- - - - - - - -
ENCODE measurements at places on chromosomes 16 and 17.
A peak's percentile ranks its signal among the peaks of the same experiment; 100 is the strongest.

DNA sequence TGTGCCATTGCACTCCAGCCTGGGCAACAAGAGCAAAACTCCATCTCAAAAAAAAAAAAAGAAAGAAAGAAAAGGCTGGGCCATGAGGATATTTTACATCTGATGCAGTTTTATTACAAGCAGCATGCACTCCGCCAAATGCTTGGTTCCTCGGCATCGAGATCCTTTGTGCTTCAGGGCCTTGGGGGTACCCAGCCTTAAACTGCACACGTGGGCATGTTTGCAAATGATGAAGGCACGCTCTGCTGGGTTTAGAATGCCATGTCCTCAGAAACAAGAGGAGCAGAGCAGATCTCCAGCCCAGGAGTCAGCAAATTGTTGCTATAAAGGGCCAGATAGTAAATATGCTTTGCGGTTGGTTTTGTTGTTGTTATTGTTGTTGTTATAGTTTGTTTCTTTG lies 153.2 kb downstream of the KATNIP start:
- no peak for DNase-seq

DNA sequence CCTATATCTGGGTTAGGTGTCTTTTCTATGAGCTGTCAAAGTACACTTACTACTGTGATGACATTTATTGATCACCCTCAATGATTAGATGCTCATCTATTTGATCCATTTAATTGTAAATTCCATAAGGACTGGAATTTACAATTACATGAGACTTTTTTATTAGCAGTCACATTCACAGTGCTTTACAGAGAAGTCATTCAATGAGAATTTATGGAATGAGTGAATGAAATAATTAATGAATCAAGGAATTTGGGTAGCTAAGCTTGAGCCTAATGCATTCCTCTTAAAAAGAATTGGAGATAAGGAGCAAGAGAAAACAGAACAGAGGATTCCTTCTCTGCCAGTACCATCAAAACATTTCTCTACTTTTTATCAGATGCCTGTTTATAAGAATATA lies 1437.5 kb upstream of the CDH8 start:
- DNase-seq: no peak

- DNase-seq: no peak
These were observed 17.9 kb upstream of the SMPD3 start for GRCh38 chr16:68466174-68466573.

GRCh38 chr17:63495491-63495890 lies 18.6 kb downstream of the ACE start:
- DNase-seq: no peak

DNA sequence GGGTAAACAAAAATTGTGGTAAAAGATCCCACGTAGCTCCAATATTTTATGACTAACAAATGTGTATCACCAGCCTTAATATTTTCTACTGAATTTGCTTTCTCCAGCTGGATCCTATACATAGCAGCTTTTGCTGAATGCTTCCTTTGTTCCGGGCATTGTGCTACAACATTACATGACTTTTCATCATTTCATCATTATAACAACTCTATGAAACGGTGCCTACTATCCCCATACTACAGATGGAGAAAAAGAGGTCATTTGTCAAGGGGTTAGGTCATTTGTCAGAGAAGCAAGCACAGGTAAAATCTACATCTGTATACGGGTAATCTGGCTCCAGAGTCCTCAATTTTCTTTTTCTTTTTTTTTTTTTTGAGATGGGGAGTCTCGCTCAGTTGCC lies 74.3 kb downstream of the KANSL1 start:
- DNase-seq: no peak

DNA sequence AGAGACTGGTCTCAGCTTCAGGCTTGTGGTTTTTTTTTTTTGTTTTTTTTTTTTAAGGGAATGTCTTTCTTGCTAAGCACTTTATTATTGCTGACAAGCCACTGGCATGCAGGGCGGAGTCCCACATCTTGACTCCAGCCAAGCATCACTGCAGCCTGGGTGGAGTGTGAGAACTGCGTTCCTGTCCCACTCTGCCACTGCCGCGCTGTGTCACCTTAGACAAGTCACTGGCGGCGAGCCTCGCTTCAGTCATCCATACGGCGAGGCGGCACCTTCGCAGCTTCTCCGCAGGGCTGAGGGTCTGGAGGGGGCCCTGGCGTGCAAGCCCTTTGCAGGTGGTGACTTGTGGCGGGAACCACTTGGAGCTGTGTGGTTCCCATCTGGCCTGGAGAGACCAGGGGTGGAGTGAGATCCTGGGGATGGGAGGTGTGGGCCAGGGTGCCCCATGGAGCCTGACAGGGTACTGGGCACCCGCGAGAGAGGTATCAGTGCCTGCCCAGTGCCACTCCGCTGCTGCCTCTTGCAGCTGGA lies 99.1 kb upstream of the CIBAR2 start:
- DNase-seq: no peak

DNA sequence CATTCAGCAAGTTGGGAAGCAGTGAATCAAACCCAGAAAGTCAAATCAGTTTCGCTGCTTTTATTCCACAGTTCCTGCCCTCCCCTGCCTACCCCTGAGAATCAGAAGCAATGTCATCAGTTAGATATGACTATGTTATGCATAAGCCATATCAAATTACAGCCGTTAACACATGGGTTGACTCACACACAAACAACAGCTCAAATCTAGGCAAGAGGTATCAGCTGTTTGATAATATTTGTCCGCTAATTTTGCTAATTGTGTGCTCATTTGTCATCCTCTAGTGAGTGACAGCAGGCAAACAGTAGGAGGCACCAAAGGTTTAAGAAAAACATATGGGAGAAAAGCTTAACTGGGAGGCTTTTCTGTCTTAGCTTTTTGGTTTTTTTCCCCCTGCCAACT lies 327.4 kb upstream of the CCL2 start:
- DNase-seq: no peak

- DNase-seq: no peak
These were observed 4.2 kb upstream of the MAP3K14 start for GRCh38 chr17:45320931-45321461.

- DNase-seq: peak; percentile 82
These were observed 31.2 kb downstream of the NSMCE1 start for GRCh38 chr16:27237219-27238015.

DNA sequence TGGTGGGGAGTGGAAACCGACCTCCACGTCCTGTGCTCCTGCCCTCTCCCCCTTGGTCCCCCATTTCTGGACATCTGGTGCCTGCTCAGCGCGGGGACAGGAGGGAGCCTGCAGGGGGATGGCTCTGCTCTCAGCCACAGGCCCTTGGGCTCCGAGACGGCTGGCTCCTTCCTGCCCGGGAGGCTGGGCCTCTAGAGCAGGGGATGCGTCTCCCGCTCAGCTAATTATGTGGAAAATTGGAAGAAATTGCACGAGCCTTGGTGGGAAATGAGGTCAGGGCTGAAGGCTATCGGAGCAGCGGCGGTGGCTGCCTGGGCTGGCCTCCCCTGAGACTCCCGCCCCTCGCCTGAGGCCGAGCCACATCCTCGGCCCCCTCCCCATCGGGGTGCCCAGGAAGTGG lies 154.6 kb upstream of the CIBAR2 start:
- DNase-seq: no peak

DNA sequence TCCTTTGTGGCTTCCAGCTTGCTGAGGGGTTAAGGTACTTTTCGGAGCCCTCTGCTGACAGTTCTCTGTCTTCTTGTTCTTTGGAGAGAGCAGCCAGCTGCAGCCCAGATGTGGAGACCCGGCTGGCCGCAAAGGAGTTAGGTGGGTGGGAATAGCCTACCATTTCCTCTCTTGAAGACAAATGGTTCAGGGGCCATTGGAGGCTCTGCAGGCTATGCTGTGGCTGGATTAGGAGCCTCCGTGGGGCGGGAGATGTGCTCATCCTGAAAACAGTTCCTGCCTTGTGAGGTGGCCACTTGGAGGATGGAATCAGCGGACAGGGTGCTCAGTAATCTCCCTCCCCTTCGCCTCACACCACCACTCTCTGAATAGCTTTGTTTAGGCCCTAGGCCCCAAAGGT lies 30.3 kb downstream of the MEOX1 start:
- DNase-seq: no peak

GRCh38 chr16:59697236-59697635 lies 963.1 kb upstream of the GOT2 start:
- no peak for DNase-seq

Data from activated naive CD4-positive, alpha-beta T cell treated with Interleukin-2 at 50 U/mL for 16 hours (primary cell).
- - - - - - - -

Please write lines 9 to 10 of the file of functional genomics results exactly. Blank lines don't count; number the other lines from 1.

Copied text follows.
GRCh38 chr17:63495491-63495890 lies 18.6 kb downstream of the ACE start:
- DNase-seq: no peak